Cruciformity and Resurrecti-formity? Or… | Scot McKnight


Michael Gorman types the discussion nicely:

In the prior chapter we took seriously Paul’s claim in 1 Corinthians two:two that he had decided to know practically nothing except the crucified Messiah, and we saw that for Paul (and for these who contemplate Paul’s letters Christian Scripture) the cross is each Christophany and theophany, each ecclesiophany and anthrophany. That is, the cross reveals the identity of Christ, of God, of the church, and of correct humanity. But what about the resurrection? Did Paul not also tension the resurrection of Christ in, for instance, 1 Corinthians 15? And did he not speak of not only dying but also increasing with Christ in Romans six? So is life in Christ cross-shaped or resurrection-shaped? That is the query prior to us concerning Paul’s understanding of participation in Christ. (my emphasis)

This from his new book  Participating in Christ: Explorations in Paul’s Theology and Spirituality (#ad).

He poses the similar discussion then as inquiries:

Is it sufficient to concentrate on the “cruciform” character of participation in Christ? Or, in other words, what occurred to the resurrection and its implications for Christian practice? Is participating in Christ not also resurrection-shaped—that is, “resurrectiform” or “anastiform” [sic, anastasiform?] (a term primarily based on the Greek word for resurrection, anastasis) ?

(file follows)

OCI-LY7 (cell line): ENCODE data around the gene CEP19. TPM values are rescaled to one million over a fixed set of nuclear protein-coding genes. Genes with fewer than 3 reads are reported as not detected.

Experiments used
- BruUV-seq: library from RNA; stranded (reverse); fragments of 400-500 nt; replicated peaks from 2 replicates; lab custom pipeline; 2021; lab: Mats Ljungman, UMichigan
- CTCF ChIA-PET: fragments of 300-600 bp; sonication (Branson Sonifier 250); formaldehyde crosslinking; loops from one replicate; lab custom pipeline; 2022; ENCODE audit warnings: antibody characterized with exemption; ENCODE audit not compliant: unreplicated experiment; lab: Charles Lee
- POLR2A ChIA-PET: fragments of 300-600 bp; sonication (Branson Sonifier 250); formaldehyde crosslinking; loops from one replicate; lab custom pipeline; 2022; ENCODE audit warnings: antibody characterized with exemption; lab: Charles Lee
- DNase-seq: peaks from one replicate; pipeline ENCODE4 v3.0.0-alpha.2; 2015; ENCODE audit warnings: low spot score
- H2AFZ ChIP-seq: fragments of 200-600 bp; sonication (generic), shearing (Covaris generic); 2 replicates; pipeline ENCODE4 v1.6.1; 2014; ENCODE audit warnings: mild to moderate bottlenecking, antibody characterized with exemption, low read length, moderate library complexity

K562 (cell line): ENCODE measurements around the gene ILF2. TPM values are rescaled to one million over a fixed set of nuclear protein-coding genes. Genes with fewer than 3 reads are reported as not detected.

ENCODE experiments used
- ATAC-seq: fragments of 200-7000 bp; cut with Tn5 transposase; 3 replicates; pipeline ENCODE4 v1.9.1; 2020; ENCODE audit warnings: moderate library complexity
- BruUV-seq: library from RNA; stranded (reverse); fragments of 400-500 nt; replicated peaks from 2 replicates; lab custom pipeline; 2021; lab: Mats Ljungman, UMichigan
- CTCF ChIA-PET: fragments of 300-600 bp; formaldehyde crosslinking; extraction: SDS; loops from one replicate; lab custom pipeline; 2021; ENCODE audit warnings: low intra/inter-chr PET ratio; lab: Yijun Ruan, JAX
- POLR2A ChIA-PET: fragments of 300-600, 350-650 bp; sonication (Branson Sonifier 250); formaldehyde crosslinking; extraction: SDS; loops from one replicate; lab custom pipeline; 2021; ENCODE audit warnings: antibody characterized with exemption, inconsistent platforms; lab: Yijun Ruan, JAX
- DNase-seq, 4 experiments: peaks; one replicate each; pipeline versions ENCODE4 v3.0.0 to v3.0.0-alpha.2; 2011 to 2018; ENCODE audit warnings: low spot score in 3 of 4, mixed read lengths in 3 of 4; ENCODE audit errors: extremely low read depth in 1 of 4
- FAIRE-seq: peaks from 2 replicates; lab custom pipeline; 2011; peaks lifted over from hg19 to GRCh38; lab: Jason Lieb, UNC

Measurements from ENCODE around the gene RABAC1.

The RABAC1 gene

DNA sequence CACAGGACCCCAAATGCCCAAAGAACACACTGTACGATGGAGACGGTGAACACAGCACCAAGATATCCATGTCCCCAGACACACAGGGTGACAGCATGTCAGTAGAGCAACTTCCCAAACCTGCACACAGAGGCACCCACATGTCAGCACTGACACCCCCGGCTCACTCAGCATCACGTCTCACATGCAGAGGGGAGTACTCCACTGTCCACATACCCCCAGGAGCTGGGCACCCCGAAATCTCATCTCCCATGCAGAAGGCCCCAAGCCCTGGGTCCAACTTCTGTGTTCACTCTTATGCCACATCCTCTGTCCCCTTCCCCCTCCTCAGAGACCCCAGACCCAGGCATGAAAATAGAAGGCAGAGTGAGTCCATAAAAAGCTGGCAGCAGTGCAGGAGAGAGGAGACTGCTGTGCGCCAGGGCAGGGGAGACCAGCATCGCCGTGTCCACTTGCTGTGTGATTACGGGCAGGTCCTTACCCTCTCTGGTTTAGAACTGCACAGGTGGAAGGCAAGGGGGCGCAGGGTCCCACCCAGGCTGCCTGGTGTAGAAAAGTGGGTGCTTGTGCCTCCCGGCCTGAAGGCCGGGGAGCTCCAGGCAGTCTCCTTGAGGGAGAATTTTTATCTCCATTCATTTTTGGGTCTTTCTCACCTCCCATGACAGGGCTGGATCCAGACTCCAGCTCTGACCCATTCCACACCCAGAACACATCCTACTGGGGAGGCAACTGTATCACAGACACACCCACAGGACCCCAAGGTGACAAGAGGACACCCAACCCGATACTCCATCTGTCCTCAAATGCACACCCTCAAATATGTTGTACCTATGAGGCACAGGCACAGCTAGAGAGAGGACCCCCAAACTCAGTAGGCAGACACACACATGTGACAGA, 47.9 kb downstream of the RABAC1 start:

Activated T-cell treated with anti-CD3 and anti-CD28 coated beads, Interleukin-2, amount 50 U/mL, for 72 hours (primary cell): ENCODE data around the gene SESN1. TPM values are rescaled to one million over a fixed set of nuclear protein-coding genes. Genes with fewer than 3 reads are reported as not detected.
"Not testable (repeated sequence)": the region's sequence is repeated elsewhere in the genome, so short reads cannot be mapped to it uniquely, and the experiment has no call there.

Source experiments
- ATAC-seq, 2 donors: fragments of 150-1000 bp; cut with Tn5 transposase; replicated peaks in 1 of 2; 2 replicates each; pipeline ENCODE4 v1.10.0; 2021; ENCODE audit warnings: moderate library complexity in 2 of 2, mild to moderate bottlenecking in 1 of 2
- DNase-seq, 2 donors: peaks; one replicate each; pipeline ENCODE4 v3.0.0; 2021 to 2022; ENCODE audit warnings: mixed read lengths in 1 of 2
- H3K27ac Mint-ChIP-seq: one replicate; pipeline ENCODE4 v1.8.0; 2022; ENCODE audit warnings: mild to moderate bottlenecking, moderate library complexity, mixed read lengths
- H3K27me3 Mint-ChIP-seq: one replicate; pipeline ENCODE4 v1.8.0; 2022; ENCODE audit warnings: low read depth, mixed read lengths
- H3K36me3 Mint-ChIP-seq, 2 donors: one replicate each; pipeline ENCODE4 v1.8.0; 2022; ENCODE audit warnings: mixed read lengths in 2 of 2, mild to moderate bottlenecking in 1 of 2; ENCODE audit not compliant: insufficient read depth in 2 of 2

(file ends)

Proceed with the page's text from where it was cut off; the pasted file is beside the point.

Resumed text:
Gorman, a master NT exegete particularly in Pauline texts, outlines his answer right here:

… cruciform participation in Christ is also, paradoxically, participation in Christ’s resurrection, as currently stated. On the other hand, I will insist that we have to sustain Paul’s emphasis on the cross and as a result grant the word “cruciform” a particular priority. Thus, rather than employing a term like “resurrectiform” in conjunction with “cruciform,” I will argue that we have to have a unique term that greater captures the crucifixion-resurrection dynamic, or dialectic, of participation in Christ according to Paul. As we will see, this contention is not merely a minor episode of “wrangling more than words” (two Tim. two:14), but a important exegetical and theological claim about the substance of Paul’s theology and spirituality—and their modern significance.

Gorman’s thesis then is that the resurrection life of the Christian is cruciformity for the reason that cruciformity is suffused with resurrection. The cross is the pattern of life although the resurrection is the energy of that life. The church, then, is faithful to the resurrection when it is cruciform.


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